Kenya was ranked top in the world in terms of peer-to-peer crypto trade in 2021, while Nigeria saw a meteoric rise in crypto use despite a ban. The rapid adoption rate is fueled by a young population that sees virtual currencies as a safer alternative to their over-inflated national currencies.
Nonetheless, over the years, African governments’ responses have ranged from indifferent, lack of regulation to outright bans that have proven ineffective in slowing trading.
The Central Bank of Nigeria, for instance, has prohibited its financial institutions from facilitating cryptocurrency transactions, and 23 other African countries have either implicit or total bans on trading (Africa accounts for more than half of the countries that restrict the purchase of cryptocurrencies.)
Regulating Crypto Use
Most crypto regulations in many African countries are very unfavorable to their users. Still, countries such as South Africa and Mauritius have shown how a progressive stance toward cryptocurrency can create enormous benefits for the people and the government.
Right now, African countries need progressive laws to pique the interest of the private sector and institutional investors and protect their investments.
Recognizing the growth of cryptocurrency in the country, the Moroccan Central Bank announced last year that it is “engaging with the central banks of friendly nations such as Switzerland and France to learn from their expertise and experience.”
The governor of Morocco’s central bank, Abdellatif Jouahri, stated that the institution was in talks with two other major financial institutions and that adopting cryptocurrencies in the country was a matter of ‘when’ rather than ‘if’ because it represents the future.’
We are currently unable to adopt cryptocurrencies due to a lack of national and international regulatory and legislative frameworks. The G20 and many countries emphasize the importance of a crypto regulatory framework and a CBDC regulatory framework (Central Bank Digital Currencies).
Again, the governor stated today that crypto adoption should be postponed until a legal framework is in place.
According to Jouahri, the country is working with established industry players to develop a final regulatory framework to guide the crypto sector. And it is expected that this framework will be submitted soon.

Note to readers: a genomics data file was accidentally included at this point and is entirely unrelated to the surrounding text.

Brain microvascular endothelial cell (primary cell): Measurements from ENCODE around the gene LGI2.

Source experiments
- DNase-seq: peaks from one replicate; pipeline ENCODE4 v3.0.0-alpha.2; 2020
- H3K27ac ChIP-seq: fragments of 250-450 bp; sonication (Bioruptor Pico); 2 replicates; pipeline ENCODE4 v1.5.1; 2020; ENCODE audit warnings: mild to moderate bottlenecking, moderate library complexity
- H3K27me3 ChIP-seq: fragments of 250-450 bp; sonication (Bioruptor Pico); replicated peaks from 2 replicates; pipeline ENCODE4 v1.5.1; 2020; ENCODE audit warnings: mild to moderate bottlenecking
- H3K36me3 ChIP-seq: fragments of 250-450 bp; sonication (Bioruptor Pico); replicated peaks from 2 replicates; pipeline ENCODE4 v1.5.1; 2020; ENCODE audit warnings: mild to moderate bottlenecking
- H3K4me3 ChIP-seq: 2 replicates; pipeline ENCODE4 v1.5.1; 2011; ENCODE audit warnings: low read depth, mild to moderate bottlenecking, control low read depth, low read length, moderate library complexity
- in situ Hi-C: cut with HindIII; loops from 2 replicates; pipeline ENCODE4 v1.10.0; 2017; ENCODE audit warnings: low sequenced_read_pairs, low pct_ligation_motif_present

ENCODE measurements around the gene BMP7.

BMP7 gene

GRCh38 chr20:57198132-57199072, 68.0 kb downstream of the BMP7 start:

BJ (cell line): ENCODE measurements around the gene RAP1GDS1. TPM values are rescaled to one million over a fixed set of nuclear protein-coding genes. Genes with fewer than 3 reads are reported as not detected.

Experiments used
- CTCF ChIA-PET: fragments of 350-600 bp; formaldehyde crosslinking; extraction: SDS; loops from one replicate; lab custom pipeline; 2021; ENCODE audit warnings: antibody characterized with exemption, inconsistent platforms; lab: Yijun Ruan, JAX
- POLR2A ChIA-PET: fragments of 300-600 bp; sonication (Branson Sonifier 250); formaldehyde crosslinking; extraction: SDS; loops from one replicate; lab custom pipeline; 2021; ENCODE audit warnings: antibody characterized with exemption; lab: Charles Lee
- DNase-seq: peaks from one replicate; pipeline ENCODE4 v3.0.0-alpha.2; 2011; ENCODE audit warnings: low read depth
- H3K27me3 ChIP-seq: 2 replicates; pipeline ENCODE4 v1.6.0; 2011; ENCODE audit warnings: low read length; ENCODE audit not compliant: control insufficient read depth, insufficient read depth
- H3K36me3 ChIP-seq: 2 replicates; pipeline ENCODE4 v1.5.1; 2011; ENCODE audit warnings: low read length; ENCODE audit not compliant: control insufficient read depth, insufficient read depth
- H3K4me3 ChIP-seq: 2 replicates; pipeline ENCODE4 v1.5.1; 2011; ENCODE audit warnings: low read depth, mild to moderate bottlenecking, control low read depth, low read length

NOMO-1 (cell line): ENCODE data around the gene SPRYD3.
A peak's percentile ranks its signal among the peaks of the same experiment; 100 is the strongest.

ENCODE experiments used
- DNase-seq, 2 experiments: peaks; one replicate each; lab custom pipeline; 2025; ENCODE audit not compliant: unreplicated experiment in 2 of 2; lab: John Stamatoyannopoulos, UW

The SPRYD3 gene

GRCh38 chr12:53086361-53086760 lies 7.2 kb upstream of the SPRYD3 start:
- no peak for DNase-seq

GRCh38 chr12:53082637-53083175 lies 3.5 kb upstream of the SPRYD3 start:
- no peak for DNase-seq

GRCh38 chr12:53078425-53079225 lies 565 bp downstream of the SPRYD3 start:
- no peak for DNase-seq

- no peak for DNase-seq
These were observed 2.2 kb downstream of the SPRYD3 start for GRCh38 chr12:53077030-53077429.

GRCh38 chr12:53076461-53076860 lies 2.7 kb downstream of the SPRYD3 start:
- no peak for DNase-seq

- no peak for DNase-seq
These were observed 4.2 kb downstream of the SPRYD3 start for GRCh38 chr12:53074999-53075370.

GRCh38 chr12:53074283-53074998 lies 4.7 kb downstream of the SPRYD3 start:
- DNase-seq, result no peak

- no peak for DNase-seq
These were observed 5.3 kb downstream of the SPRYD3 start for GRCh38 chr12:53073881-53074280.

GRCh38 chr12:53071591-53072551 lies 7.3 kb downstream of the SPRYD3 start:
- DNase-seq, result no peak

According to Jouahri, they formed a committee to “put in place an appropriate regulatory framework to combine innovation, technology, and consumer protection.”
He also stated that the central bank, Bank Al-Maghrib (BAM), is in discussions with the IMF and the World Bank about the standards to use.
This is significant because the development suggests that the regulation will not outright ban cryptocurrency but rather guide its use in the country.
Remember that the IMF has been urging governments to regulate the cryptocurrency sector. However, they issue warnings about the risks of legalizing digital assets such as Bitcoin.
The regulation’s top priorities will be innovation and consumer protection. Furthermore, the regulatory framework will address money laundering and terrorism financing, noting that “the regulatory framework will also update the legislation on the fight against money laundering and terrorist financing.”
Morocco, like many other African countries, banned cryptocurrency trading in 2017 and has since issued numerous warnings about the use of digital assets, citing a lack of consumer protection, wild volatility, and their use for illegal purposes.
However, cryptocurrency adoption in North African countries has continued to rise.
According to a report from Triple-A, a Bruneian crypto payments company, Morocco led the North African region. It was ranked 50th in the world in crypto adoption as of January 2022. According to data, 2.4 percent of Moroccans use or own digital assets.
According to the most recent data from 2021, the country ranked fourth in Africa in terms of crypto trading volume ($6 million), trailing Nigeria, South Africa, and Kenya.
Instead of trying harder to stifle the wild crypto adoption across the continent, African governments must synergize with the critical stakeholders in the African crypto ecosystem to develop progressive laws to regulate the sector to harness the enormous economic benefits it can offer.